Sun Ra (born Herman Poole Blount, May 22, 1914 – May 30, 1993) was a prolific jazz composer, bandleader, piano and synthesizer player, poet and philosopher known for his “cosmic philosophy,” musical compositions and performances. He was born in Birmingham, Alabama. He is a 1979 inductee of the Alabama Jazz Hall of Fame.

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Shacks and Shanties: a temporary art project

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The “Shacks & Shanties” project is a South Side Chicago installation initiative organized by Faheem Majeed. Shacks were constructed as platforms for artistic performances and installations. I attended one such installation/performance, titled “Ghana Must Go” after the infamous plaid patterned tote bags that are so prevalent in West Africa. I talked to Faheem Wajeed as well as Abbéy Odunlami, the artist behind “Ghana Must Go”. We talked about community engagement, fashion, and appropriation.

 

The piece below was produced for “Reclaimed Soul” (hosted by Ayana Contreras). Reclaimed Soul airs Thursdays from 8-10pm on http://vocalo.org, and over the airwaves  on 89.5fm (NWindy) and 90.7fm (CHI).

This Friday, Shacks and Shanties is hosting a community open mic. See details below:

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Join Ayana Contreras: Monkey Hustlin’ in Chicago.

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I will be hosting a film screening of 1976’s Monkey Hustle at the Black Cinema House on Sunday, June 9th at 6pm. We will watch the film (which was shot mere blocks from where we’ll be watching it), and then discuss it.

Monkey Hustle – hosted by Ayana Contreras

Black Cinema House
6901 S. Dorchester Ave., Chicago

Sunday, June 9th at 6pm

Seating is limited, so please RSVP by emailing blackcinemahouse@rebuild-foundation.org to reserve your seats.

For more on the film, see my review below.

Monkey Hustle is a black film shot in Chicago in the 1970s (a rarity, in that regard), around the same time as Cooley High.  Mainly shot around 63rd Street, East of the Dan Ryan (the Woodlawn Neighborhood), and various West Side locations, the city figures prominently in the overall vibe of the film.  Starring in Monkey Hustle are (among others): Yaphet Kotto as a small-time hustler/love interest of the lovely Rosalind Cash, and a very young Debbi Morgan as Cash’s daughter.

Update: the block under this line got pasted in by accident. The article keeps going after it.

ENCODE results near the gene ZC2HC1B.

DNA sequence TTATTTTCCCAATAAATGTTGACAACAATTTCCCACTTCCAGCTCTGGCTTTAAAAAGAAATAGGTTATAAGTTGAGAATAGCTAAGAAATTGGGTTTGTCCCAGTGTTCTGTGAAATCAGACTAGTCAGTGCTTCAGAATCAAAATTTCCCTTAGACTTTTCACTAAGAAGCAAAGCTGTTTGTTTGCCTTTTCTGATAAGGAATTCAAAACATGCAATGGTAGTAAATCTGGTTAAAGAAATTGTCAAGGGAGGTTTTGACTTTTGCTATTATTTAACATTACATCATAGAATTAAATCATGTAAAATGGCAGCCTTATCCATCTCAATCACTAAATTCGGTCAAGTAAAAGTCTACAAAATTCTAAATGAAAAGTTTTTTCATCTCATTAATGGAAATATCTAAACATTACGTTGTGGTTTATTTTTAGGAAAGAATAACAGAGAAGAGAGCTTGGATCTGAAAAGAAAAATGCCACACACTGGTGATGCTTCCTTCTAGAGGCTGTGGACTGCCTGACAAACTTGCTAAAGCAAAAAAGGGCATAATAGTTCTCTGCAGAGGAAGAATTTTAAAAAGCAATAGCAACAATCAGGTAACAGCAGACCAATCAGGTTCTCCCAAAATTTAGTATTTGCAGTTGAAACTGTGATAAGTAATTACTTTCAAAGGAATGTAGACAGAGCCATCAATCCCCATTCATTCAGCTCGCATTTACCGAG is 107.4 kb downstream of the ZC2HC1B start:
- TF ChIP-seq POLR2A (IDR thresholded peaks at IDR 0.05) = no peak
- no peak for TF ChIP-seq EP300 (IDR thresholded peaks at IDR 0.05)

Cash runs the local teenage hangout.  As the neighborhood hero/big-time hustler, we have Rudy Ray Moore (who is also Cash’s alternate love interest).  The other major character is Win, Debbi Morgan’s love interest who, despite showing promise for bigger things, dips deeper and deeper into the “Monkey Hustle” with Kotto.

The overlying plot is fairly pointed:  The city government is pushing ahead on plans to construct an expressway on land currently occupied by the neighborhood (which was actually happening in real-life Chicago… remember the plans for that “Crosstown Expressway“?).  Ultimately, the set-up becomes ‘the hustle must go on to save the community (by any means necessary)’.  Overall, a message movie with too many competing angles.  But fun for the shots of Chicago (and the girl fight).


Opera-Matic’s New Moon on the Lagoon

Opera-Matic's New Moon on the Lagoon


In this audio piece, I eavesdrop on rehearsals for Opera-matic’s very cool New Moon on the Lagoon, an “evening lullaby parade”, featuring a 15 foot tall giant moon that will be lit up from within by projections of facial expressions.

It’ll be happening Friday May 10th and 11th, 2013 at the Humboldt Park Lagoon in Chicago. For more info, visit: opera-matic.org/upcoming-events/

This piece originally aired on Reclaimed Soul on Vocalo. Reclaimed Soul features music spun on original vinyl records, and stories of people making our world better (artistically, economically, etc) with old materials.

You can tune in to Reclaimed Soul live at 8pm CST on vocalo.org, 89.5fm (NWI/CHI) and 90.7fm (CHI)


DJ Ayana: Spinning in the Park.

djing at hyde park records

…Hyde Park, that is. This Saturday at 7pm CST, I’ll be spinning at an In-Store at Hyde Park Records (1377 E 53rd St  Chicago, IL 60615). It’ll be cool.

For more on Hyde Park Records, listen to my interview with the owner, a Frenchman by the name of Alexis Bouteville that originally aired on my radio show, Reclaimed Soul.

In this Episode, Alexis Bouteville, owner of Hyde Park Records, talks about coming to Chicago from Paris, and how owning a record store here was ‘a dream’. Bouteville also waxes poetic about how here in Chicago, he not only hears “the music”, but can “see it” all over the South Side.

For more information on Reclaimed Soul, visit: vocaloreclaimedsoul.tumblr.com